Store operated Ca2+ entry dependent contraction of coronary artery smooth muscle: Inhibition by peroxide pretreatment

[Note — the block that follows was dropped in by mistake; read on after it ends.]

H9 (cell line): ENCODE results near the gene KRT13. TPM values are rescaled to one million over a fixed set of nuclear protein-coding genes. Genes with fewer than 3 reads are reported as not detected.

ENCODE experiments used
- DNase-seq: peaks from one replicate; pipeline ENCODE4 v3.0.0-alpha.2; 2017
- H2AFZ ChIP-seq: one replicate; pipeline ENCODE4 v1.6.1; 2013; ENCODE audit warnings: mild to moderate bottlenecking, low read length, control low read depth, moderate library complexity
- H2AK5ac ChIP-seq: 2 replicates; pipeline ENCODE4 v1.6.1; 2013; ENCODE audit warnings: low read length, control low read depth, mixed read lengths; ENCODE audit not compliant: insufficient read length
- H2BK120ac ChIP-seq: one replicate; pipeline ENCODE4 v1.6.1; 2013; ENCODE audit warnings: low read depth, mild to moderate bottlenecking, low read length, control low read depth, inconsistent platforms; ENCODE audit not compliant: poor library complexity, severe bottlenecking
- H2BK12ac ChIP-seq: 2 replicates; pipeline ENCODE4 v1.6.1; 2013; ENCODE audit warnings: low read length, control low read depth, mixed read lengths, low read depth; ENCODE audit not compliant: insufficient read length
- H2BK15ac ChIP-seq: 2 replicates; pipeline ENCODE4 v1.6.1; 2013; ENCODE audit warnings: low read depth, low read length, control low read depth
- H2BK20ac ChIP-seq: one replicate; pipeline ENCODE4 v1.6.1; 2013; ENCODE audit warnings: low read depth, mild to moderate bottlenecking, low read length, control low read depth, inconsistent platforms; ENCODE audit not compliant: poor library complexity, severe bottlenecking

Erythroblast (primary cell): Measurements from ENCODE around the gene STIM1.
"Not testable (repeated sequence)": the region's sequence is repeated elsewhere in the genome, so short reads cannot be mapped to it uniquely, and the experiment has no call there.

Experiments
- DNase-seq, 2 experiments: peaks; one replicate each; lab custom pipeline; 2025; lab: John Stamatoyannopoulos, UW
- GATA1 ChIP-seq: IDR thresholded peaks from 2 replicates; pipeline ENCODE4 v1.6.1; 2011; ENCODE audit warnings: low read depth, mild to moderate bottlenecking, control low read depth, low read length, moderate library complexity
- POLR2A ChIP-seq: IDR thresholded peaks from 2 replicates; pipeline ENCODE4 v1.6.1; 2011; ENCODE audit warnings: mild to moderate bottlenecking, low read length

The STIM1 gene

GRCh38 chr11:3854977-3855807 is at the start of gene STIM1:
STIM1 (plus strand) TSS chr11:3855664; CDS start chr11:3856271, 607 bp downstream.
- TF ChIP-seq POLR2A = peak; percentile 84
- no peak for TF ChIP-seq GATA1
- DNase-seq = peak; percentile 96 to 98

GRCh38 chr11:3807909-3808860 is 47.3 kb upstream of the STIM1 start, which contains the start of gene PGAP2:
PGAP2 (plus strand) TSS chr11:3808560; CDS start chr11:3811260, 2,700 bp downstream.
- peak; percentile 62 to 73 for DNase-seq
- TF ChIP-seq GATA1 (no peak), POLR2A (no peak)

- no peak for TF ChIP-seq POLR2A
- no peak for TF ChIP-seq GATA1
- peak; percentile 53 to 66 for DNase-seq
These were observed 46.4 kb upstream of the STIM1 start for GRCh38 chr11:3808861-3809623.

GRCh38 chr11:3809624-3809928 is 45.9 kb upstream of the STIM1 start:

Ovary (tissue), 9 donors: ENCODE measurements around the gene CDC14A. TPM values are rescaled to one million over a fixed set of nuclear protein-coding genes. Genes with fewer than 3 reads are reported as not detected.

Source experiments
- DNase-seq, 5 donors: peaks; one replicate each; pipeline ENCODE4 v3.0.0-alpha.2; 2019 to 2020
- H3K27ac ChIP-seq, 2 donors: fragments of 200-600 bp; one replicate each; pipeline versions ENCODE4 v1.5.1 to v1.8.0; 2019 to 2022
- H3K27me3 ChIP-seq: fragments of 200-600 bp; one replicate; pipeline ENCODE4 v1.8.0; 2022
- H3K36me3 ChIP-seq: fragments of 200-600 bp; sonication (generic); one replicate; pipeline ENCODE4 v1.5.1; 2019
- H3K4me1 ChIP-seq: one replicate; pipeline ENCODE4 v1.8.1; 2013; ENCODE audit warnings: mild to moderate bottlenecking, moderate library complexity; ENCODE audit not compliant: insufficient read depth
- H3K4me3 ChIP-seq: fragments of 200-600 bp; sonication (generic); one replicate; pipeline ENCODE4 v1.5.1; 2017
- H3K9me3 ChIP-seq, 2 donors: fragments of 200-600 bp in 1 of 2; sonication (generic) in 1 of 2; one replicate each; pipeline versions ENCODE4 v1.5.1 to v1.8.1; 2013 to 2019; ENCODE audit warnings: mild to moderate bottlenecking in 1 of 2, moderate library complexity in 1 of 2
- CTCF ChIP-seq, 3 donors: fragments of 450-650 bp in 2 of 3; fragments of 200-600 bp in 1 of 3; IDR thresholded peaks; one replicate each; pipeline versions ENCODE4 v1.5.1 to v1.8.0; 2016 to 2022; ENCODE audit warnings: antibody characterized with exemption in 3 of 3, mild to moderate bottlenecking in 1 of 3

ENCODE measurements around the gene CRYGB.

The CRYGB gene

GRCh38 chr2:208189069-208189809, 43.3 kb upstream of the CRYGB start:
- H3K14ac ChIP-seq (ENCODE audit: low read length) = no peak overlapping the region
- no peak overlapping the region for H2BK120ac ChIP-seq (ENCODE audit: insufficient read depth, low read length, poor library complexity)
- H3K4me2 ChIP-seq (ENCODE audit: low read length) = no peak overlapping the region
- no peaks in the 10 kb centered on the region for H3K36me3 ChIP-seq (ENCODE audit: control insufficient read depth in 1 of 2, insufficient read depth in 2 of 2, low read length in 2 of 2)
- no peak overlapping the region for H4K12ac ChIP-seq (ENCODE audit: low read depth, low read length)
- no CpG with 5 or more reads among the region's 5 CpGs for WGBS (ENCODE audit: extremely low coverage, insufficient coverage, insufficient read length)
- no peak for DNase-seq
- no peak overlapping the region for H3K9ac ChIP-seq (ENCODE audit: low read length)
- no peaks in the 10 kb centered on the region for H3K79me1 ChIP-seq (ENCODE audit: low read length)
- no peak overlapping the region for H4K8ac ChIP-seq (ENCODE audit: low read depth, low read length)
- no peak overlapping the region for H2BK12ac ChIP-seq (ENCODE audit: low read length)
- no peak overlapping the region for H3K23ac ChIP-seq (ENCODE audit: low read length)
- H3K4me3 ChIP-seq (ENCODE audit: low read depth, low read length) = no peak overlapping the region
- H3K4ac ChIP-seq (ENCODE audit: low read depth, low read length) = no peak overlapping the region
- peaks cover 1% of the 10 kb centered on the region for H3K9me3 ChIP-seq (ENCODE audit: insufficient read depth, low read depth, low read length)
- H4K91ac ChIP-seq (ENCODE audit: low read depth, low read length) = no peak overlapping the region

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The sarco/endoplasmic reticulum (SER) Ca(2+) pool is refilled by the SER Ca(2+) pump (SERCA) using cytosolic Ca(2+) and/or extracellular Ca(2+) entering the cell. The effects of the SERCA pump inhibitor cyclopiazonic acid (CPA) were studied in pig coronary artery smooth muscle using two protocols. In protocol A, the SERCA pump was inhibited by adding CPA to cells/tissues in Ca(2+)-containing solution, whereas in protocol B, CPA was added to cells/tissues in Ca(2+)-free solution, followed by reintroduction of extracellular Ca(2+). Addition of CPA increased cytosolic Ca(2+) in cultured smooth muscle cells and elicited contraction in de-endothelialized coronary arteries in both protocols. Based on pharmacological experiments, the CPA-induced contraction of de-endothelialized arteries in protocol B resulted from store operated Ca(2+) entry (SOCE). Reactive oxygen species such as peroxides are known to damage the SERCA pump in this tissue. Consistently, CPA-induced contractions were decreased in arteries pre-treated with hydrogen peroxide in protocol A. However, this pretreatment also decreased the force of contraction due to SOCE in protocol B, suggesting that it closed SOCE. We propose that the closure of SOCE triggered by exposure to reactive oxygen species may be a protective mechanism, so that Ca(2+) entry by this pathway is disallowed when SERCA is damaged in pathologies such as ischemia-reperfusion.
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